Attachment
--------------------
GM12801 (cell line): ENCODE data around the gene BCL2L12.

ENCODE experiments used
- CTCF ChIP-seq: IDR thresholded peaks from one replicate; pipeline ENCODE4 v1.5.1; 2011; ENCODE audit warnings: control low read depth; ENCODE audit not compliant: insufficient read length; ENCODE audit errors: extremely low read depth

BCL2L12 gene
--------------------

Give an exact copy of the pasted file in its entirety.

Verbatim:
GM12801 (cell line): ENCODE data around the gene BCL2L12.

ENCODE experiments used
- CTCF ChIP-seq: IDR thresholded peaks from one replicate; pipeline ENCODE4 v1.5.1; 2011; ENCODE audit warnings: control low read depth; ENCODE audit not compliant: insufficient read length; ENCODE audit errors: extremely low read depth

BCL2L12 gene